Table of Contents

Handbook on Gender in World Politics

Handbook on Gender in World Politics

International Handbooks on Gender series

Edited by Jill Steans and Daniela Tepe

The Handbook on Gender in World Politics is an up-to-date, comprehensive, multi-disciplinary compendium of scholarship in gender studies. The text provides an indispensable reference guide for scholars and students interrogating gender issues in international and global contexts. Substantive areas covered include: statecraft, citizenship and the politics of belonging, international law and human rights, media and communications technologies, political economy, development, global governance and transnational visions of politics and solidarities.

Chapter 3: Gender as a variable in international relations research

Andrea den Boer

Subjects: politics and public policy, international relations

Extract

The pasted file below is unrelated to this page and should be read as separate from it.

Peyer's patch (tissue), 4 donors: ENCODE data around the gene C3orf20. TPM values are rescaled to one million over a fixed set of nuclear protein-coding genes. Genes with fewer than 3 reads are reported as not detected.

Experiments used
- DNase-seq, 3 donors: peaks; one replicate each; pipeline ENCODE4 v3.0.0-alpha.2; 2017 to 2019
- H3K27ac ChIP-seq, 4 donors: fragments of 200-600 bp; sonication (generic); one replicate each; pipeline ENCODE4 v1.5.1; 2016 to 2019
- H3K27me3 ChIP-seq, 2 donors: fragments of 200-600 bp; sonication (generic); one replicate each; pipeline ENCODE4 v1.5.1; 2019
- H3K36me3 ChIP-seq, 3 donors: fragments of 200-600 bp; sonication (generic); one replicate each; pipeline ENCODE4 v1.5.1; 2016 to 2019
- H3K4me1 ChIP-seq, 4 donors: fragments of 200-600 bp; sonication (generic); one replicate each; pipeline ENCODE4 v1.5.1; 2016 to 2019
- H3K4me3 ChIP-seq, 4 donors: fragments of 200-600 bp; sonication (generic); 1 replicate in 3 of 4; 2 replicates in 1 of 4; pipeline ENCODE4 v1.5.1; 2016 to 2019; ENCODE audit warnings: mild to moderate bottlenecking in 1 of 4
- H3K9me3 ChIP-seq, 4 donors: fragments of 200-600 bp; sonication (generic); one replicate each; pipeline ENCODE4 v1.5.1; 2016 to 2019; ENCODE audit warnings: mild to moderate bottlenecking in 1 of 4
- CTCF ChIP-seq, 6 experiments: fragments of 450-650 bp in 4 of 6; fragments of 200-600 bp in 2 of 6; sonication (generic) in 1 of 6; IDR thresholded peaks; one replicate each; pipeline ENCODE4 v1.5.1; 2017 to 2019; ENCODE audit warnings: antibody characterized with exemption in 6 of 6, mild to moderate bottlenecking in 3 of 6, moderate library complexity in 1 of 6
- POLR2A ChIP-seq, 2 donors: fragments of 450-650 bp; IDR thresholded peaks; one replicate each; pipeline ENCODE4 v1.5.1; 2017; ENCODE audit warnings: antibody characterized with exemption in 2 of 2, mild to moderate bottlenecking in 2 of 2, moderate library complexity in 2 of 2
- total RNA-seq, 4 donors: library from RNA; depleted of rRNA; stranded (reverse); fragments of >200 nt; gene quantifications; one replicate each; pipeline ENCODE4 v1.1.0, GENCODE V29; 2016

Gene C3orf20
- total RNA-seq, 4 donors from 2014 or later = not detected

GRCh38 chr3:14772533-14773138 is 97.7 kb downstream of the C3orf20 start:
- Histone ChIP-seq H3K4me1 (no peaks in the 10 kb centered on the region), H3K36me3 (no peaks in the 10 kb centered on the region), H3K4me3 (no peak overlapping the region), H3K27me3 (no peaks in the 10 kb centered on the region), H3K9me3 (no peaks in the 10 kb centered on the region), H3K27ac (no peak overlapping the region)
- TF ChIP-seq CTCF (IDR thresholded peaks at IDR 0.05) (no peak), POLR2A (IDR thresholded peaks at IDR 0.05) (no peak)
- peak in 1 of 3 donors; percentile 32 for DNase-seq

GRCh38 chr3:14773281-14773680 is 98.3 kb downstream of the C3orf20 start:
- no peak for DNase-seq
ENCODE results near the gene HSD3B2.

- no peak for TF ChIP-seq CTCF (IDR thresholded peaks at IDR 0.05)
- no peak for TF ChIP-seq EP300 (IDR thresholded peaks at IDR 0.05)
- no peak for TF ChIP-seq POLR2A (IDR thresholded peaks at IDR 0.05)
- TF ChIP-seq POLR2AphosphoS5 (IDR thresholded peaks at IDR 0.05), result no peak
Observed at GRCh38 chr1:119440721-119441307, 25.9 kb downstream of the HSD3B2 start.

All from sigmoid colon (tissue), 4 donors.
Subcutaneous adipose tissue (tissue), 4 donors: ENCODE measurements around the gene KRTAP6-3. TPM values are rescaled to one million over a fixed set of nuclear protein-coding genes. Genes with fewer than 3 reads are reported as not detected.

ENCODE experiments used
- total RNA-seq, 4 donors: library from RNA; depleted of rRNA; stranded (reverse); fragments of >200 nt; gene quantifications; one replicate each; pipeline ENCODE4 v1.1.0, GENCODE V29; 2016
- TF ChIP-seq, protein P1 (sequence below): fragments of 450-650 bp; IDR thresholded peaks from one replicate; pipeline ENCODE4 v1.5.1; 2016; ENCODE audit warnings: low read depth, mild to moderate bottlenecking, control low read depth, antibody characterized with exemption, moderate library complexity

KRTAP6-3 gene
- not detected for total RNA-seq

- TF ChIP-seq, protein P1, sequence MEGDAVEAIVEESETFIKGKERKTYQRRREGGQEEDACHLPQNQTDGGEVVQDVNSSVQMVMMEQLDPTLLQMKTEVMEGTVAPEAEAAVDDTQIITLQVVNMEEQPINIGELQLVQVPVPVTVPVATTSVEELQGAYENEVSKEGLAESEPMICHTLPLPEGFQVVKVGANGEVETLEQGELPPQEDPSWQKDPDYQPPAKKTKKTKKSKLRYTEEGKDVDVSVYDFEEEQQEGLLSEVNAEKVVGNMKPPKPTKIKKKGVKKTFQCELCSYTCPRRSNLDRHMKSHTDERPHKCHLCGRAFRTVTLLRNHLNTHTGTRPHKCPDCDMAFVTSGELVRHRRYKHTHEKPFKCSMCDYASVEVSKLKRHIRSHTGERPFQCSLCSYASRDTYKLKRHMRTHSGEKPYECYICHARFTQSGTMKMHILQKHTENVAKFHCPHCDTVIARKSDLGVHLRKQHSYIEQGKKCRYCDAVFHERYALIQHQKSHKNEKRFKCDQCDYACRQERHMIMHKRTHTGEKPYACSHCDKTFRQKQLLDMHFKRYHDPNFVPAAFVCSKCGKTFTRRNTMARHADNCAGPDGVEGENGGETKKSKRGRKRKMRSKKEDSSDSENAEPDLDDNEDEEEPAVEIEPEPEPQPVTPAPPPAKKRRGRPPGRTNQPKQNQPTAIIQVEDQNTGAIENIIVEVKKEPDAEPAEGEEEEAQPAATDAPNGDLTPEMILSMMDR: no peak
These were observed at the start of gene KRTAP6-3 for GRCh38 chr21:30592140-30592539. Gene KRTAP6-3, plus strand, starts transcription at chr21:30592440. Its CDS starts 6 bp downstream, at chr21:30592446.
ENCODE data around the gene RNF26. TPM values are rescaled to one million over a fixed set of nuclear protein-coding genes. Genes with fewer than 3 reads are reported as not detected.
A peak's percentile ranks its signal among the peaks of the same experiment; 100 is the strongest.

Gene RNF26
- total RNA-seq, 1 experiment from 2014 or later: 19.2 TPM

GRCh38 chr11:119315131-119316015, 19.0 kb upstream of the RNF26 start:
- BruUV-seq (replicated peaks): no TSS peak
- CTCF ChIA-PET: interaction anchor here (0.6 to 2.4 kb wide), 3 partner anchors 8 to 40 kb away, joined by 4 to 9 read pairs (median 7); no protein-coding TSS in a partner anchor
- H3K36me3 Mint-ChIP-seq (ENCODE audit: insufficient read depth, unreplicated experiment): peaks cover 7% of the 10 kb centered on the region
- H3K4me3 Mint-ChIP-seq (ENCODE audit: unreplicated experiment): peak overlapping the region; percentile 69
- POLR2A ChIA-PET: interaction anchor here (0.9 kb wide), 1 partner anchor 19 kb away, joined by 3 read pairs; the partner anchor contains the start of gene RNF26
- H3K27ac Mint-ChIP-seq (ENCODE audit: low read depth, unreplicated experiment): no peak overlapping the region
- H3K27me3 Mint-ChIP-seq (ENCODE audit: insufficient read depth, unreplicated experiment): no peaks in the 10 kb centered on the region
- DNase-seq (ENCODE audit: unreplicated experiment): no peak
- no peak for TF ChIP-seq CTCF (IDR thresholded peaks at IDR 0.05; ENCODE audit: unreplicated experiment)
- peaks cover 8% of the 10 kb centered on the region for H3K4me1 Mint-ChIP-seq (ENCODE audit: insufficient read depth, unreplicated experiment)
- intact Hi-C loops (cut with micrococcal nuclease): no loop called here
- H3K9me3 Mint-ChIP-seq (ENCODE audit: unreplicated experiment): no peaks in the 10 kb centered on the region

A significant proportion of research in the social sciences is concerned with measuring and explaining social, economic, and political phenomena. In order to derive these explanations, scholars must devise categories of analysis, or variables that enable them to examine relationships and interactions between the variables. Variables commonly studied in international relations (IR) include: actors such as states, non-governmental organizations (NGOs), international organizations (IOs), and other institutions; actions such as the use of force, sanctions, giving aid, protection of human rights, or other global norms; and additional variables that further define actors and actions such as level of economic development, type of regime, intensity and duration of the action, and so on. Gender is increasingly used as a variable in international relations research to develop explanations of the extent to which actions and actors are affected by, or have an effect on, gender, generally defined as male and female. In contrast to researchers committed to a positivist epistemology, who assert that only scientific methods are appropriate to gain knowledge and truths about the social and political world, most feminist scholars adopting a ‘gender as a variable’ approach in their research view statistical and comparative methods as one sub-set of the useful tools that researchers can use to explain and understand the way in which international relations is gendered.

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